YouTube snags millions of bad videos, but is it getting the right ones?

On Monday, during its earnings call, Google’s parent Alphabet held up a shiny YouTube bauble.

Look at the results of our wondrous machine learning, Google CEO Sundar Pichai said in prepared remarks, pointing to automagic flagging and removal of violent, hate-filled, extremist, fake-news and/or other violative YouTube videos.

At the same time, YouTube released details in its first-ever quarterly report on videos removed by both automatic flagging and human intervention.

There are big numbers in that report: between October and December 2017, YouTube removed a total of 8,284,039 videos. Of those, 6.7 million were first flagged for review by machines rather than humans, and 76% of those machine-flagged videos were removed before they received a single view.

That’s a lot of hate stopped, however, it is unlikely to impress the parents of children gunned down in school shootings, who for years have endured the YouTube excoriations of Alex Jones.

Jones is a conspiracy theorist who for 5.5 years has been calling them liars. Since 2012, Jones has been pushing his skepticism about the massacre at Sandy Hook Elementary School, in Newtown, Connecticut, that left 20 students and six educators dead, with scores of videos on his Infowars YouTube channel that have never been removed.

In those videos, Jones has over the years said that the Sandy Hook shooting has “inside job written all over it,” has called the shooting “synthetic, completely fake, with actors, in my view, manufactured,” has claimed “the whole thing was fake,” said that the massacre was “staged,” called it a “giant hoax,” suggested that some victims’ parents lied about seeing their dead children, and promoted other conspiracy theories (Sandy Hook is only one of his many focuses).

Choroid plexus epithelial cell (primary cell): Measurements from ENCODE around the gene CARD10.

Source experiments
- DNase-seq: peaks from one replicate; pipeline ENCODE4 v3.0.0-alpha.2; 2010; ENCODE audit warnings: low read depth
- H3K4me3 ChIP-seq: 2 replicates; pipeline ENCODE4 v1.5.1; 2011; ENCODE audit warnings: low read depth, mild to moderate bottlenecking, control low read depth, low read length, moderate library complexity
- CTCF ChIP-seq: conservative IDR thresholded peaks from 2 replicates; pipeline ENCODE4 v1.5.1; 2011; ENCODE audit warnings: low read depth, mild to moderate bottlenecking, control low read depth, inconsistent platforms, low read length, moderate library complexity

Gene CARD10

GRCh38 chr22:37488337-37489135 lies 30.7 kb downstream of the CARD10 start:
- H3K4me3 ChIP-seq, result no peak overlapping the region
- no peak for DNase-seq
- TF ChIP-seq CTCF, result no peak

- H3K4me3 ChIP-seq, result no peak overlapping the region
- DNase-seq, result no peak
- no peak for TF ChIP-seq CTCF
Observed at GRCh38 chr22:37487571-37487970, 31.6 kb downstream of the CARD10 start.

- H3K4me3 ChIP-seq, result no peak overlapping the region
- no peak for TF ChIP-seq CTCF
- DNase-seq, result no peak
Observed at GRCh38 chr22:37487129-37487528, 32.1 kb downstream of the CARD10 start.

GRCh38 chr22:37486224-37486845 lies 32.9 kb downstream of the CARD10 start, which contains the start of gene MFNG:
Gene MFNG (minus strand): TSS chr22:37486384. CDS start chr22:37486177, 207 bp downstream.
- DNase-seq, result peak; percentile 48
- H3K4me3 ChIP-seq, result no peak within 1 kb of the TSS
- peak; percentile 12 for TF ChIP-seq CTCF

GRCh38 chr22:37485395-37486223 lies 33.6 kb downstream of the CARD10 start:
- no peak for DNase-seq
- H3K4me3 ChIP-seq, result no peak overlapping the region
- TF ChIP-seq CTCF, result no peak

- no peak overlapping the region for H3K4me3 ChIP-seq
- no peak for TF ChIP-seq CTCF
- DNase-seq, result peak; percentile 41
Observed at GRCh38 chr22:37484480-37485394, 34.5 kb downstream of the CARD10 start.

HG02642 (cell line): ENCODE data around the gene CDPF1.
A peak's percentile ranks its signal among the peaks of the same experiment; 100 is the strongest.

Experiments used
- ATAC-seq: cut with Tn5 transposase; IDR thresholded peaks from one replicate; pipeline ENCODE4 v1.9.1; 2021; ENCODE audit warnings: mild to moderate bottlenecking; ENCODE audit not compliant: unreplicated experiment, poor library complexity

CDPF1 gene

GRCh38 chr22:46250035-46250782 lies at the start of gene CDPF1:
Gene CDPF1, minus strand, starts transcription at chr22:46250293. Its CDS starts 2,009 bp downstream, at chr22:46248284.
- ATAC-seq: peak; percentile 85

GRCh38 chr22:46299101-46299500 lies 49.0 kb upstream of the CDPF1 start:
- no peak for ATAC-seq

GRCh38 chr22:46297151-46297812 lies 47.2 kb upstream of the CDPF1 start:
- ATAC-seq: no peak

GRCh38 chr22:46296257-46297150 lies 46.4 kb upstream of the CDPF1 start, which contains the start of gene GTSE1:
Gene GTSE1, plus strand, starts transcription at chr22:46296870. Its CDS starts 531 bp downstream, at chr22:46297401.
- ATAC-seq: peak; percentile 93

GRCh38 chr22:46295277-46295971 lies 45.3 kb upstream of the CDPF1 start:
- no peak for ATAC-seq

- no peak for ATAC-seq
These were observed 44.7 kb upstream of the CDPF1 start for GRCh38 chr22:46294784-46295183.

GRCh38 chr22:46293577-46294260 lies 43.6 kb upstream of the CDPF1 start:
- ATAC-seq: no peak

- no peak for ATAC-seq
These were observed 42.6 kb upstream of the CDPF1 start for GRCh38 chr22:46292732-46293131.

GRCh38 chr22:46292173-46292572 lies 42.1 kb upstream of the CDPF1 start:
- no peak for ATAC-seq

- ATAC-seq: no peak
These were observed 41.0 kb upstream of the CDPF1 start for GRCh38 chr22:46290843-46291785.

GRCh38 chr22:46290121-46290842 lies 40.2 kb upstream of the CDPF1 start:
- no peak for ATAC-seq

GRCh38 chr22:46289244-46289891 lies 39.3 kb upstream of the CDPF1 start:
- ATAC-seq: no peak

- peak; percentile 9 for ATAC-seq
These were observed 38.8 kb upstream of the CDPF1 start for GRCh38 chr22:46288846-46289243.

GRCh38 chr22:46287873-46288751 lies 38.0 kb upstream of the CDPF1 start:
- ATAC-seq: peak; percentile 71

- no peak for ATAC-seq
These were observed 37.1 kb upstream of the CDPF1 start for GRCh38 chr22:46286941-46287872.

Recently, Media Matters for America – a nonprofit dedicated to monitoring, analyzing, and correcting conservative misinformation in US media – announced that its own compilation of Jones’s conspiracy theories about Sandy Hook was flagged and removed.

The message the group saw when staff logged in to the nonprofit’s YouTube account included a section called “Video content restrictions” that described reasons why videos might be taken down:

YouTubers share their opinions on a wide range of different topics. However, there’s a fine line between passionate debate and personal attacks. As our Community Guidelines outline, YouTube is not a platform for things like predatory behavior, stalking, threats, harassment, bullying, or intimidation. We take this issue seriously and there are no excuses for such behavior. We remove comments, videos, or posts where the main aim is to maliciously harass or attack another user. If you’re not sure whether or not your content crosses the line, we ask that you not post it.